All humans are entrepreneurs. Not because they should start companies, but because the will to create is encoded in our human DNA, and creation is the essence of entrepreneurship… Whether you’re a lawyer, doctor, teacher, engineer or even a business owner, you need to think of yourself as an entrepreneur at the helm of one living, growing, start-up venture: your career.
That’s how Reid Hoffman, the co-founder and chairman of LinkedIn kicks off his book, the Start-up of You. Comparing your career to a company is an interesting thought. Do you want to be a Detroit, who stagnates into decline? Or do you want to be the innovative start-up which makes their own future? The Start-up of You will tell you how to be that way.
Although the book can come across as a bit of a sales pitch for LinkedIn, the book is crammed with fantastic ideas. What’s your competitive advantage? Why can’t they outsource your job? How do you adapt to your circumstances? How do you develop your network? How do you find “breakout opportunities” and promotions? It’s all in there.
In the pre-internet days, I doubt that people ever really thought about networks and the power of networks. I mean, people may have talked about things like the old boys club (former public schoolboys who’d get senior positions in politics and business). Salesmen and self-employed people, may have thought about it. But networking, and particularly social networking is now a subject which we all think about and can relate to.
Your professional network is worth more to you than anything else. It’s worth more than anything. As careers writer Penelope Trunk says your friends and professional network are your financial safety net.
One of the most interesting things which Hoffman and Ben Casnocha (his co-author) discuss is this idea of I to the power of we. That means, if you know lots but only have a very small network, you’re very limited.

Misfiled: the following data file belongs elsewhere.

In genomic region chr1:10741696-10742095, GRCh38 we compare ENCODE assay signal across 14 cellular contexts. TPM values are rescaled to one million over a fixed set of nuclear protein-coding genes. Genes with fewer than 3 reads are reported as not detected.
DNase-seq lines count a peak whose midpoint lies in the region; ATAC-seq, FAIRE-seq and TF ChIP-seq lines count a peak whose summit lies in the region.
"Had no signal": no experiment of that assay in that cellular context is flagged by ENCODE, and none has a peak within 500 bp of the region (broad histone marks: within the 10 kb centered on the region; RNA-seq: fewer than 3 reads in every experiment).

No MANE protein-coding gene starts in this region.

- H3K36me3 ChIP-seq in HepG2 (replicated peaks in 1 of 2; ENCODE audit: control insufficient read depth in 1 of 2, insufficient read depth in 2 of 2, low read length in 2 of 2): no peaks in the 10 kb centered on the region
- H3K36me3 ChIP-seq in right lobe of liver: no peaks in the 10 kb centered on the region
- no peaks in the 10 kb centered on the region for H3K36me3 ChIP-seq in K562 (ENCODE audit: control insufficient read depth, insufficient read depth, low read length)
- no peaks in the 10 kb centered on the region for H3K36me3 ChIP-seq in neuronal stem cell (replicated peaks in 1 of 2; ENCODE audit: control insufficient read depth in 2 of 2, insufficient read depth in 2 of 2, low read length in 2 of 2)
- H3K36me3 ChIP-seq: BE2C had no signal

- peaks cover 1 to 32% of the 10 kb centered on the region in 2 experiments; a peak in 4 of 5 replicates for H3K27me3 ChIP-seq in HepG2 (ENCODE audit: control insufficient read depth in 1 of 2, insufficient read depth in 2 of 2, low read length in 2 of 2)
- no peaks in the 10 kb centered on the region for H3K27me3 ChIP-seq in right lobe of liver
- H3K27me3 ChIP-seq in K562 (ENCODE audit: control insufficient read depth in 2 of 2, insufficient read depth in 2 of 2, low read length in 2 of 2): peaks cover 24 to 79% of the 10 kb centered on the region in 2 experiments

Whereas, if you know very little, but know lots of people, you can criss-cross your connections and help them all out. Therefore your value is a lot higher.
We’ve probably all met people who are exceedingly clever but struggle in social situations. We’ve also met people don’t know that much, but are excellent with people and doing really well for themselves.
“I^we” is testament to that. It’s such a neat way of expressing that idea.
What I’ve already applied from the book
I got the book a few weeks ago and already I’ve been applying things in it. I have a friend, Greg who’s an assistant radio producer at the BBC and presents a community radio station on the side. I also know somebody who runs a different community radio station themselves and they were looking for new presenters. So I put them in touch and now he’s going to do a show there!
Equally, there was a guy from my old school, Chris, who I caught-up with on the bus. He was looking to go into some kind of aeronautical engineering. So I put him touch with another friend of mine, Tom, who’d done some work experience at BAE Systems. Tom is now having his degree subsidised by the company & will be fast-tracked for a good graduate job at the end. Now Chris has a contact at the company which may lead to work experience and potentially a job he loves.
It cost me nothing to draw those dots together. All those people have got huge value from me connecting them and it makes me feel all warm and fuzzy inside. That’s why I’m very glad I bought the book!